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Details of Grant 

EPSRC Reference: EP/V02972X/1
Title: New Quantum Materials from High Pressure Synthesis
Principal Investigator: Attfield, Professor JP
Other Investigators:
Researcher Co-Investigators:
Project Partners:
Kyoto University National Taiwan University Ningbo Institute of Material Technology
University of Winnipeg
Department: Sch of Chemistry
Organisation: University of Edinburgh
Scheme: Standard Research
Starts: 16 January 2022 Ends: 15 January 2026 Value (£): 746,997
EPSRC Research Topic Classifications:
Condensed Matter Physics Energy Storage
Magnetism/Magnetic Phenomena Materials Characterisation
EPSRC Industrial Sector Classifications:
Information Technologies
Related Grants:
Panel History:
Panel DatePanel NameOutcome
27 Jan 2021 EPSRC Physical Sciences January 2021 Announced
Summary on Grant Application Form
Electronic technologies such as mobile phones, tablets and laptops have become indispensable to modern life, with improvements in performance, size, energy-consumption etc. occurring year-on-year. Within these devices are materials with particular electronic properties such as semiconductors and magnets. Their characteristics and performance are largely limited by the quantum mechanical behaviour of single or a few electrons, as elucidated in the early 20th century. Now in the 21st century there is an increasing drive towards the use of a new generation of quantum technologies based upon more sophisticated effects such as the correlation or entanglement of multiple quantum states, e.g. in a quantum computer.

Underlying these developments is the search for new quantum materials where electron-electron correlation gives rise to entangled or correlated ground states such as long range orders of atomic spin, orbital, or charge states, or fluid-like states like superconductors and quantum spin liquids (QSLs) in which many possible paired quantum states are superimposed. Topological effects have been used to discover further types of quantum material in recent years, through effects such Kitaev coupling which depends upon the directions of pairwise magnetic interactions within a material.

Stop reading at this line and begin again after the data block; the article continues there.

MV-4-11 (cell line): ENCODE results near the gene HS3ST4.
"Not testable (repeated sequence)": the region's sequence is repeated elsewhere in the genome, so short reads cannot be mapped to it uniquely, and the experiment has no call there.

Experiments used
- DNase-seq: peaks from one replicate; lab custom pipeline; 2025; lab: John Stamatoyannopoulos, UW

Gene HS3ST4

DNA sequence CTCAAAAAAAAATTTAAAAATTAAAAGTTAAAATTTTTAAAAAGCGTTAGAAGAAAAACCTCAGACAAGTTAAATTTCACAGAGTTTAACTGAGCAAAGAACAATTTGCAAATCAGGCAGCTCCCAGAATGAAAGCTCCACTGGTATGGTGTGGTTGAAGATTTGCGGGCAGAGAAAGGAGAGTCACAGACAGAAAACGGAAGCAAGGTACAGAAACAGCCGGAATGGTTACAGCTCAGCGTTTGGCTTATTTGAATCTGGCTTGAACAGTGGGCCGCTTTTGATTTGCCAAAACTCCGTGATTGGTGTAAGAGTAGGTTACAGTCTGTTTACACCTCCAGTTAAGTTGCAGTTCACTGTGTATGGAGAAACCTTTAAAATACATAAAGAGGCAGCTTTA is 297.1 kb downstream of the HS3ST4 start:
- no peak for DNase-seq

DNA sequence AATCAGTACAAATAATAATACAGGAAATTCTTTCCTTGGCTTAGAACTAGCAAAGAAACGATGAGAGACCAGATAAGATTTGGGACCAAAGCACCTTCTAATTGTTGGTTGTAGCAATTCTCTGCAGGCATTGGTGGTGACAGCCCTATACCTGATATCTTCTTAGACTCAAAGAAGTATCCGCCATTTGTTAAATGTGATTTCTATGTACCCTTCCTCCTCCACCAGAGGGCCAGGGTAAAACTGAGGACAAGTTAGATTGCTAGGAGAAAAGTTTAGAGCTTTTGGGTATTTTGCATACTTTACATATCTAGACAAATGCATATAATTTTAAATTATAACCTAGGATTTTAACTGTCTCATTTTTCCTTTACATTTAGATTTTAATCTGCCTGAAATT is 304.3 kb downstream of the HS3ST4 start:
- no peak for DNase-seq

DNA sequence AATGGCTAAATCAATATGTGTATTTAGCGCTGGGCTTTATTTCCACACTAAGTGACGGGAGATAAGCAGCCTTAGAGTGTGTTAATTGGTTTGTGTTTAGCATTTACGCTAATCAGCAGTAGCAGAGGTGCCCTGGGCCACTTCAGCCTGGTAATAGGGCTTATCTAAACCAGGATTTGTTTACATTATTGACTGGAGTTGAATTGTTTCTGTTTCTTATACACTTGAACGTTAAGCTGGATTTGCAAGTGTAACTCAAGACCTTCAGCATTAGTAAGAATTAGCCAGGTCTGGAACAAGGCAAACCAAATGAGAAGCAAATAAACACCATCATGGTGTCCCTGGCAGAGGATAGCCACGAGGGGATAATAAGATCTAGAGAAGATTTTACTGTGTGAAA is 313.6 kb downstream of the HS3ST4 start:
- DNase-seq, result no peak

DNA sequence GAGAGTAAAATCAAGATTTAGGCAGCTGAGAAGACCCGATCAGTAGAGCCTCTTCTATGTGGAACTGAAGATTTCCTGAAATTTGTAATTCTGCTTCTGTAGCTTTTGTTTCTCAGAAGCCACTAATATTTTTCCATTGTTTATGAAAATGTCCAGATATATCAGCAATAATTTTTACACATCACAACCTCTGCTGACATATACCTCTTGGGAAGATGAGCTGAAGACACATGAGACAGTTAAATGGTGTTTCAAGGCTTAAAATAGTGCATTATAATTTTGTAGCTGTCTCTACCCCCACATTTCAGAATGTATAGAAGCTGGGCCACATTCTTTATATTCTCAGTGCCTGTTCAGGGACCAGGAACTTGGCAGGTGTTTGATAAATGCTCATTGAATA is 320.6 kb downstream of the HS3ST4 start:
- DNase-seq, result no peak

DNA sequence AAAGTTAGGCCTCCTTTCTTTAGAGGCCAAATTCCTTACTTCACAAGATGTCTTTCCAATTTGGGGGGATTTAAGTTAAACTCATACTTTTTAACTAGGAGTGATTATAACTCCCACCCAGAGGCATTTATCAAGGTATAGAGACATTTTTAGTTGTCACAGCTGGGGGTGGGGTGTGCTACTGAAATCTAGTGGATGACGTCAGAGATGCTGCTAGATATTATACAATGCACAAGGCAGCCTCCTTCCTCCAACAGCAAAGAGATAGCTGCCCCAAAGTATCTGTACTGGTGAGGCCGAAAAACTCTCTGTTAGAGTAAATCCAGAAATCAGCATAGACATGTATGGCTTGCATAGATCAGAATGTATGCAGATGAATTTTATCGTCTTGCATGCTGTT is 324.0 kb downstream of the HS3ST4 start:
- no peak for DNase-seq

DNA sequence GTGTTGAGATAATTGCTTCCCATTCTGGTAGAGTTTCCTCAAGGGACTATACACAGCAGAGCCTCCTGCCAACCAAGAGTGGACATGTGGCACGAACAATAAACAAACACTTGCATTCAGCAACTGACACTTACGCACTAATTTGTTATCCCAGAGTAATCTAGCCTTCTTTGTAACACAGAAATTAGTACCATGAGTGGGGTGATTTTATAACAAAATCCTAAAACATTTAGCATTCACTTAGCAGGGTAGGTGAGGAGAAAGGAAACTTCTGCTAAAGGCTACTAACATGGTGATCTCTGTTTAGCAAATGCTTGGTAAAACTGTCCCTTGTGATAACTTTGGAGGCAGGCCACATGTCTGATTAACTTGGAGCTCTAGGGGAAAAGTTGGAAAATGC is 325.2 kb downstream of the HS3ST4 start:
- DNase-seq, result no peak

This project aims to synthesise new quantum materials within the family of perovskite oxides using high pressure reaction methods. Perovskite oxides have structures based on the ABO3 arrangement of the mineral CaTiO3. They have enormous chemical and structural flexibility as well as outstanding physical and chemical properties, which are often the best in their field, e.g. ferroelectric BaTiO3, YBa2Cu3O7 high-Tc superconductor, (La,Sr)MnO3 and Sr2FeMoO6 CMR (colossal magnetoresistance) for spintronics, multiferroic BiFeO3, and mixed conductors such as doped LaCrO3 for fuel cells. We will target perovskites based on heavy transition metals with electronic states that have small spins, which amplifies quantum behaviour, and strong spin-orbit coupling that gives rise to strong anisotropy (local directionality) in properties that accentuate topological influences. Chemical ordering of cations like that of Fe/Mo in Sr2FeMoO6, known as a double perovskite derivative, will be used to create interesting network topologies that tend to frustrate simple 'up-down' magnetic orders, making quantum fluctuations more dominant.

High pressure (HP) synthesis methods will be used as these are known to be effective for stabilising perovskite type materials, and also for generating cation ordered networks within the basic ABO3 arrangement. Proof of concept experiments have shown that 1:1 or 1:2 orders of cations on the perovskite B sites, and also 1:1 ordering of transition metal and other types of cation at A sites can be generated at HP. A 'double double perovskite' arrangement we discovered even has 1:1 A and B site orders, e.g. CaMnFeReO6, and so offers many permutations for discovery of new quantum materials. Oxide materials are incompressible so GPa-scale pressures (1 GPa = 10,000 atmospheres) are needed to change their chemistry, structures and properties significantly. Our ability to reach pressures up to 22 GPa (whereas many early and even present-day groups can only access 6-8 GPa) will enable us to discover these new materials. We will also collaborate with external partner groups to make other types of oxide and nitride materials that show interesting and useful magnetic, catalytic, and energy-related properties.

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